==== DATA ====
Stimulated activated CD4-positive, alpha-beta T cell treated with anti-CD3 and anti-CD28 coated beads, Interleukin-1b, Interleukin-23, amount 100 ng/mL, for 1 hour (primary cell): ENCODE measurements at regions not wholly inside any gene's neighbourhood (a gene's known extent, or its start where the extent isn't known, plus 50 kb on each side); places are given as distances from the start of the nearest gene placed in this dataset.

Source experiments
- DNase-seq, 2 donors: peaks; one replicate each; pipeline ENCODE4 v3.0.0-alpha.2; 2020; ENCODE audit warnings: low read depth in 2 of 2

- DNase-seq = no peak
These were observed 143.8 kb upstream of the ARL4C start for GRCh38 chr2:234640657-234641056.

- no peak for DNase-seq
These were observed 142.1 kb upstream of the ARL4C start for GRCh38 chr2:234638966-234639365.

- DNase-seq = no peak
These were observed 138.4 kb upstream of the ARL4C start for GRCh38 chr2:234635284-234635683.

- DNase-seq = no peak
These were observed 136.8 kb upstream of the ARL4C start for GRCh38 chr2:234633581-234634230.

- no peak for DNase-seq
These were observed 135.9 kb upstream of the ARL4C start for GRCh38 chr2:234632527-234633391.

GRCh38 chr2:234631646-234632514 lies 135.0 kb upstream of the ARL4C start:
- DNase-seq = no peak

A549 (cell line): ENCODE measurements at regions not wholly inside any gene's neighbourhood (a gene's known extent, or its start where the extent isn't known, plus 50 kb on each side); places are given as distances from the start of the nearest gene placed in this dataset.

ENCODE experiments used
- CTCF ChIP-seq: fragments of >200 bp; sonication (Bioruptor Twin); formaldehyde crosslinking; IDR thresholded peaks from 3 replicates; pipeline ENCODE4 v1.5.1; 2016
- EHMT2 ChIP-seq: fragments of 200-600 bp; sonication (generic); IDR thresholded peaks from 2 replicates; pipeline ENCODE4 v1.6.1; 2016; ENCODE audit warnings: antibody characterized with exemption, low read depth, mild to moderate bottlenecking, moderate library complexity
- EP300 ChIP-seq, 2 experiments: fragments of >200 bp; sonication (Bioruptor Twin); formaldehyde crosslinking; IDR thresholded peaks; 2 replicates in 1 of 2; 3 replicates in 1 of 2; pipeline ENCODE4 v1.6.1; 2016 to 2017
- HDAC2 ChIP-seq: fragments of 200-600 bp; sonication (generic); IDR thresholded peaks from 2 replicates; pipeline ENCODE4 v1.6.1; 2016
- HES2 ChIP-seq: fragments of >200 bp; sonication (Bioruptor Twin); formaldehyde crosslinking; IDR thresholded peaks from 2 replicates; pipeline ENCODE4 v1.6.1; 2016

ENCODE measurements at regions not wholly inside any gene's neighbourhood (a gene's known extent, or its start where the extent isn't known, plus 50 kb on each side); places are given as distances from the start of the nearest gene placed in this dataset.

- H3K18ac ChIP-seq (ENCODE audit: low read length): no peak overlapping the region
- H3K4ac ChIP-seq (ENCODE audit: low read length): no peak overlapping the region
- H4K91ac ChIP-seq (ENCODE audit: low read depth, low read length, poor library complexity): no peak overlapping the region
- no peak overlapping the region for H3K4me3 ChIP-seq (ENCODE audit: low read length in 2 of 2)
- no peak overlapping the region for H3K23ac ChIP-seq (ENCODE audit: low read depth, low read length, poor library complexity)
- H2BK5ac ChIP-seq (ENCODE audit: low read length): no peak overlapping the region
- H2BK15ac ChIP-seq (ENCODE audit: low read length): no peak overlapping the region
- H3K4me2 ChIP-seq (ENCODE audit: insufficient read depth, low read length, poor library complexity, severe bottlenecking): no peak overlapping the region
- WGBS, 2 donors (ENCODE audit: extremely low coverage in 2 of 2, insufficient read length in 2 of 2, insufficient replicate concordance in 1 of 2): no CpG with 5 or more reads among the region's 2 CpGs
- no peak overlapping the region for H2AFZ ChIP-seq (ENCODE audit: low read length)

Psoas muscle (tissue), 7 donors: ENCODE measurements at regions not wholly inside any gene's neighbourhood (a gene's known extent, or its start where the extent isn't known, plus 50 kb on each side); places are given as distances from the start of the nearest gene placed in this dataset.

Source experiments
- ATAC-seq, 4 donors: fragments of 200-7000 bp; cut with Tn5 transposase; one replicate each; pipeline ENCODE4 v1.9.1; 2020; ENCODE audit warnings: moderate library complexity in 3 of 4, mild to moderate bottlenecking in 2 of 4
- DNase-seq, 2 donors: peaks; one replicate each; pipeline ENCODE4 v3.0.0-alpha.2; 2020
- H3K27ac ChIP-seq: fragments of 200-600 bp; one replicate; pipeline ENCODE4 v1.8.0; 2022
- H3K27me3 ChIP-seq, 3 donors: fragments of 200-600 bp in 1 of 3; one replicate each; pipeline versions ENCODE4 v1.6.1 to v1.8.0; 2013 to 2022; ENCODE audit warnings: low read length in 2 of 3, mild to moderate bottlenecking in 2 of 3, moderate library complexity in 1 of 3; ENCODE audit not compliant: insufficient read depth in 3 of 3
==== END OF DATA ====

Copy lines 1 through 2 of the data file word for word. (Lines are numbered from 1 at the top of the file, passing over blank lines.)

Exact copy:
Stimulated activated CD4-positive, alpha-beta T cell treated with anti-CD3 and anti-CD28 coated beads, Interleukin-1b, Interleukin-23, amount 100 ng/mL, for 1 hour (primary cell): ENCODE measurements at regions not wholly inside any gene's neighbourhood (a gene's known extent, or its start where the extent isn't known, plus 50 kb on each side); places are given as distances from the start of the nearest gene placed in this dataset.

Source experiments